Tote moves to limit damages from El Faro disaster

Facing potentially crippling lawsuits to the tune of hundreds of millions of dollars, Tote, the US owner of the sunken El Faro boxship, has filed for protection in Florida federal court from claims it is liable for the deaths of its 33 crewmembers.

Tote claims the 40-year-old ship, which went down by the Bahamas during Hurricane Joaquin on October 1, “was in all respects seaworthy and properly manned”. If Tote wins its case in Florida the company’s liability could top out at $1 million, or about $30,000 per lost crewmember, according to one lawyer representing one of the seafarer’s family. Some of the four lawsuits filed against the owner so far have been for as much as $100m each.

Meanwhile, having found this weekend what it believes to be the wreck of the ship the US National Transportation Safety Board is now dispatching a remotely operated deepocean vehicle to survey the wreckage and try to locate a voyage data recorder.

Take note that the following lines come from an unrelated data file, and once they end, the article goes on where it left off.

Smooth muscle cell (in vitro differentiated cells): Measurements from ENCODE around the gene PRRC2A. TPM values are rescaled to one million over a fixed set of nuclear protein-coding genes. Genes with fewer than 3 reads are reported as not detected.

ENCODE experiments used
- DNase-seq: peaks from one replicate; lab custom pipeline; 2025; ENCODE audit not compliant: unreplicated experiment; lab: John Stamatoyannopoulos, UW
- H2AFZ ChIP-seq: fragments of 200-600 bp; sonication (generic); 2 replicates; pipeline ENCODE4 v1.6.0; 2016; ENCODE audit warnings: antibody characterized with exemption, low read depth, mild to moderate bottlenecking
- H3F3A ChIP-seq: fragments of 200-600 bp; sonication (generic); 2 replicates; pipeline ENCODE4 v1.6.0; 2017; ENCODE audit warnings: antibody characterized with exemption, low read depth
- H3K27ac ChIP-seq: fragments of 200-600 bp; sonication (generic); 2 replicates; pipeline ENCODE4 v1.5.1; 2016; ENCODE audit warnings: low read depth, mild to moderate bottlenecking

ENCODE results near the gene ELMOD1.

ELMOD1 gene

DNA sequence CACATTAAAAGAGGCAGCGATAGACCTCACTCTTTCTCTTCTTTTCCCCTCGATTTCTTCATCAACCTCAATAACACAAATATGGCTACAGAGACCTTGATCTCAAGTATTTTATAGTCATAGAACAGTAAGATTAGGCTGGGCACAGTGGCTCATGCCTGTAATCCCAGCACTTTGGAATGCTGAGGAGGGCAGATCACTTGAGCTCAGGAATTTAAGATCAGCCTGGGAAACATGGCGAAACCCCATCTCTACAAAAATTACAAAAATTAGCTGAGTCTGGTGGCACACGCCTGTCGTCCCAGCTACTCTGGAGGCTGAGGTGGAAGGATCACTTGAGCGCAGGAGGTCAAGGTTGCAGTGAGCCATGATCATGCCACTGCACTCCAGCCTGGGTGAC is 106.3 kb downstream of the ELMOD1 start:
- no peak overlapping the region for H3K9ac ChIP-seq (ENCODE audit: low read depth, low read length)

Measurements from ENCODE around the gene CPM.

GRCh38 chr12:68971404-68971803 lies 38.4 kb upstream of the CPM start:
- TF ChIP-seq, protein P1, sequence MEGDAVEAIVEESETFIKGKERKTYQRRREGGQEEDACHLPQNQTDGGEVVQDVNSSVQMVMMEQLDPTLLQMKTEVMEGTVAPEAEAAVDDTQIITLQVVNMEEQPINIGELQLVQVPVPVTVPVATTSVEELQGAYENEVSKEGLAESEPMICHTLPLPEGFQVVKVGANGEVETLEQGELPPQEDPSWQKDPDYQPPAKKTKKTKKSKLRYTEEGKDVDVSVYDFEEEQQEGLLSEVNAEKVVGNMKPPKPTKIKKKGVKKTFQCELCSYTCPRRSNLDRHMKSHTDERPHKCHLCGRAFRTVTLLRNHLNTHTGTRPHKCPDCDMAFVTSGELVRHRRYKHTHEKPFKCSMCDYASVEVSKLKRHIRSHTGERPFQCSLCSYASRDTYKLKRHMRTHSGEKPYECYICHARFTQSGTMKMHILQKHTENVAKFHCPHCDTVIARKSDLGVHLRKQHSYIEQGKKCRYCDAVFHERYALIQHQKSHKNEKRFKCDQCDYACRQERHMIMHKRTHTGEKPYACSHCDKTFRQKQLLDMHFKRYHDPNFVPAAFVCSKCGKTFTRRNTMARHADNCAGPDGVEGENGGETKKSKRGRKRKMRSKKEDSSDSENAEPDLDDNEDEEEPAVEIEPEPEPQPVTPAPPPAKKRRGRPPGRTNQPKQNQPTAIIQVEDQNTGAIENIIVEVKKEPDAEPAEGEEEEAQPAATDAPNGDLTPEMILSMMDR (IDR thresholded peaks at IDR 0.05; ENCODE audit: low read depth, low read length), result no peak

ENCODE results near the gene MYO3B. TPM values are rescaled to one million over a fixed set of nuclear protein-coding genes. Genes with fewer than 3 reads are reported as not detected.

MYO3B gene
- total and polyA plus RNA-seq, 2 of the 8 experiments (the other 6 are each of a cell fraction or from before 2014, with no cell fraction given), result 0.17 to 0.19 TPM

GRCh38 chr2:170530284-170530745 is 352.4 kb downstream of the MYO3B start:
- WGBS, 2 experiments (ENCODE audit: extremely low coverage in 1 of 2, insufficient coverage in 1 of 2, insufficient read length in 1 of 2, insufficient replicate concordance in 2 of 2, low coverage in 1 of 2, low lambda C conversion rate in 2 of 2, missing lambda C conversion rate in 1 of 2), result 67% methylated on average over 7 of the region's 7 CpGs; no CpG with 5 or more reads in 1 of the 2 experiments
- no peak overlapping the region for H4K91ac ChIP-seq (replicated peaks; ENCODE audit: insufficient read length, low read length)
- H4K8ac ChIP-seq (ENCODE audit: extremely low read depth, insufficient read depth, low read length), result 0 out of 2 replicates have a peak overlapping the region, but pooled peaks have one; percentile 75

Sam Chambers

Starting out with the Informa Group in 2000 in Hong Kong, Sam Chambers became editor of Maritime Asia magazine as well as East Asia Editor for the world’s oldest newspaper, Lloyd’s List. In 2005 he pursued a freelance career and wrote for a variety of titles including taking on the role of Asia Editor at Seatrade magazine and China correspondent for Supply Chain Asia. His work has also appeared in The Economist, The New York Times, The Sunday Times and The International Herald Tribune.
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